Seattle's Filipino community continues to grow and thrive, proudly passing on cultural traditions from generation to generation. The Seattle FIlipino Youth Drill Team, pictured above, is the only Filipino drill team in the US.
Filipinos came to the Pacific Northwest as students and laborers during the early 1900s. Hotels were filled with Filipino Alaskeros (cannery workers) and farmworkers headed to eastern Washington as well as the farms in South Park, Renton, Kent, Auburn and Bellevue. Cafes, barbershops, dance halls and the Filipino Improvement Club clustered around Maynard Avenue and King Street to form an unofficial “Manilatown.”
For decades, Seattle’s Manilatown thrived, as did others up and down the West Coast. But, as younger generations accessed new opportunities and greater freedom, the number of Filipino businesses in the International District declined.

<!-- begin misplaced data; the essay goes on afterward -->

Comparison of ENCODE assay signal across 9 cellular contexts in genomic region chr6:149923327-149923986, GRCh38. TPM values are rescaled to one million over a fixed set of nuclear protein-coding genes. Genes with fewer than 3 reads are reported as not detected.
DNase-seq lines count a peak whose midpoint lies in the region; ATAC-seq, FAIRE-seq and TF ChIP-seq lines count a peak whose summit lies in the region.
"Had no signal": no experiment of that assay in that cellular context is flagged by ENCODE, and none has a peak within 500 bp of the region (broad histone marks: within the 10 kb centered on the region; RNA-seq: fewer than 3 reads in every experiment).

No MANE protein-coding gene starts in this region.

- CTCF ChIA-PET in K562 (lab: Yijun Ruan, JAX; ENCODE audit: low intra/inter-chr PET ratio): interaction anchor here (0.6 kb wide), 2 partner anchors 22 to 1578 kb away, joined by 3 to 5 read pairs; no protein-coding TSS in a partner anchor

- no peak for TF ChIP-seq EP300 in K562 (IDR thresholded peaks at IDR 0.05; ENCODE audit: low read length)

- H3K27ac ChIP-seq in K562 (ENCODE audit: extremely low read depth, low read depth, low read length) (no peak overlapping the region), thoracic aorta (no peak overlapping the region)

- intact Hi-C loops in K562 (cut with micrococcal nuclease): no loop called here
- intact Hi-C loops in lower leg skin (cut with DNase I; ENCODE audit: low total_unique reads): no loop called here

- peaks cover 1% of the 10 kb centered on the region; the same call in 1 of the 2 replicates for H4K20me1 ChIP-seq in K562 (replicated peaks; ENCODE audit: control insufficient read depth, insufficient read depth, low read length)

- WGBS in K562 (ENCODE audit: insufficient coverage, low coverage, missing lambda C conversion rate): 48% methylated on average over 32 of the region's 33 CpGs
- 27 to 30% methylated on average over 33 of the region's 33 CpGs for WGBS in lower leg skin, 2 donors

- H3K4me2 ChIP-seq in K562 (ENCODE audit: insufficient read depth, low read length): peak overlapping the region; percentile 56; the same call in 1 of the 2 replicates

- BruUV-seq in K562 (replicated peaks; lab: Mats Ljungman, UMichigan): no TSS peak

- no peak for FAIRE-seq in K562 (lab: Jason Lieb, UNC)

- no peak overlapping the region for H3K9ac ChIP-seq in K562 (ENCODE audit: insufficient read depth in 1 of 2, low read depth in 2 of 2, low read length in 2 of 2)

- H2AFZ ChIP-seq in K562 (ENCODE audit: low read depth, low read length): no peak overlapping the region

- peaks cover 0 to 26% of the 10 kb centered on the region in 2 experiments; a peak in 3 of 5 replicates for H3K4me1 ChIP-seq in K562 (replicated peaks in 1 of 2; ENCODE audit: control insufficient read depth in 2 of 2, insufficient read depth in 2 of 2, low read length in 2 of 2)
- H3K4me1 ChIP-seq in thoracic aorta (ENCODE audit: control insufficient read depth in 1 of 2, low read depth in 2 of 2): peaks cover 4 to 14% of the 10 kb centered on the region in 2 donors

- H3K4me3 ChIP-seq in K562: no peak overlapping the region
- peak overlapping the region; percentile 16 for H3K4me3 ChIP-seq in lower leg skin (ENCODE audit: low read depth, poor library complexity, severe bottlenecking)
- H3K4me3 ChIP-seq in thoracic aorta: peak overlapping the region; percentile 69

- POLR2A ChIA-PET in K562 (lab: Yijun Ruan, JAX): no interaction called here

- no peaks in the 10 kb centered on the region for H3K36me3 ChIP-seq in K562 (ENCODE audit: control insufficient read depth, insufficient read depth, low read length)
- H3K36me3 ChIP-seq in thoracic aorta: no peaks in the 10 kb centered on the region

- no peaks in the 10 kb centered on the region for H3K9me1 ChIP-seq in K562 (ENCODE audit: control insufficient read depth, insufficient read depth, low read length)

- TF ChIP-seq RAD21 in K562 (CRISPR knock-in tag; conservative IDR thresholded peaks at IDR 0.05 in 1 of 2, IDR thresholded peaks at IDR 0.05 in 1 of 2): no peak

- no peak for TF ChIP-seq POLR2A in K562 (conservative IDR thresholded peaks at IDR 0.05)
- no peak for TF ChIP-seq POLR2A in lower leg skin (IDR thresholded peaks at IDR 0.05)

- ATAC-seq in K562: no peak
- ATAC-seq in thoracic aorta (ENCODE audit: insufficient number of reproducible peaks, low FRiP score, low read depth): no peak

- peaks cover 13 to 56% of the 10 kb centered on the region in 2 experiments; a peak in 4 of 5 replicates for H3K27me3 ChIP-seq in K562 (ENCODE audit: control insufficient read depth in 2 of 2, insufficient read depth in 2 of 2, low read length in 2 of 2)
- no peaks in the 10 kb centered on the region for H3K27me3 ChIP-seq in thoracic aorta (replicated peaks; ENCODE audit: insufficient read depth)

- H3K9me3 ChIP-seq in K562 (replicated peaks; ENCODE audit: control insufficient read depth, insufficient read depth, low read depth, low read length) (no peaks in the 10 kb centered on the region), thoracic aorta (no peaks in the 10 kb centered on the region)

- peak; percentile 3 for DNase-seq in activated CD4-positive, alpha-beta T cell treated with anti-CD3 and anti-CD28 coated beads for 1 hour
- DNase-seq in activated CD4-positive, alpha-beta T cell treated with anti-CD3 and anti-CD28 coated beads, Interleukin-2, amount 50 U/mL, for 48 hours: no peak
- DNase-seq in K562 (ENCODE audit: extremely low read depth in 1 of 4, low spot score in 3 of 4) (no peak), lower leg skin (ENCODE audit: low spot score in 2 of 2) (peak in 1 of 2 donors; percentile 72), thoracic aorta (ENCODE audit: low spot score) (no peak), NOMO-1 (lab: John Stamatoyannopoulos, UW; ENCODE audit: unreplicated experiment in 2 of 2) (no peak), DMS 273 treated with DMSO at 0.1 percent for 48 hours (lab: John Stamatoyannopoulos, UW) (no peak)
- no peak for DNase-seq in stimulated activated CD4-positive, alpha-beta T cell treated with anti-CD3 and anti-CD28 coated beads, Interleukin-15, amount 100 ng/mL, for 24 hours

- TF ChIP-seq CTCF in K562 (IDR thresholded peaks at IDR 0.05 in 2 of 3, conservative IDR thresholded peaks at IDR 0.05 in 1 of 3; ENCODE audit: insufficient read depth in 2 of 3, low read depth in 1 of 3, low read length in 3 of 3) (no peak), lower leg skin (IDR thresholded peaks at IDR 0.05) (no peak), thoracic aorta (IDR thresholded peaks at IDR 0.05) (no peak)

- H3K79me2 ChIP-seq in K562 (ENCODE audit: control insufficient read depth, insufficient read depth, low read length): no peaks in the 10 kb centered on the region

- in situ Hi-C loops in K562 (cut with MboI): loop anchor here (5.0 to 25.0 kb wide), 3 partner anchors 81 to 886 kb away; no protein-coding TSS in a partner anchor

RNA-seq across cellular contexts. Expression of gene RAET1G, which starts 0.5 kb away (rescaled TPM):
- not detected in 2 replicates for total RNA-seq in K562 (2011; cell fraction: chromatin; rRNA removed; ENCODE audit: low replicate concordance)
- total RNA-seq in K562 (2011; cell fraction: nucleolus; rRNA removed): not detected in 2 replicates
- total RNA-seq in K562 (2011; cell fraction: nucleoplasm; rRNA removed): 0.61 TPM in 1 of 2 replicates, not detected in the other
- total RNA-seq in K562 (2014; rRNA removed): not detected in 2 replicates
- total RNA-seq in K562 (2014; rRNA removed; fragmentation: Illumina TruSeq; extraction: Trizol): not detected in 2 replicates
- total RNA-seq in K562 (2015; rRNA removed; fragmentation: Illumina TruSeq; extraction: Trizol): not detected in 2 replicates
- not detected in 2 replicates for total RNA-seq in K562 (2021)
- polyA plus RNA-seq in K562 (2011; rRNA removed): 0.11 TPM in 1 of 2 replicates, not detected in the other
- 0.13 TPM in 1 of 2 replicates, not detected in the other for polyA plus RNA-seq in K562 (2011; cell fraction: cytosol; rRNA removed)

Though there is no visible Manilatown today, the International District continues to be heavily influenced by the Filipino community’s presence. Approximately 10% of the International District’s current residents are Filipinos, many of whom continue to work in the Alaskan canneries as seasonal laborers. Community leaders of Filipino descent have become prominent in local, state and national politics, including former WA State Representative Velma Veloria, former Seattle City Councilmember David Della and former Director of HUD Region 9 “Uncle” Bob Santos. Filipino artists contribute to and shape the cultural fabric of today’s International District.
Visitors can catch a glimpse of the past in the beautifully restored Eastern Hotel, on Maynard Avenue and King Street, which celebrates the mark of these pioneers with a stunning mural, featuring the writer Carlos Bulosan, who chronicled his days of living in the neighborhood in America Is in the Heart.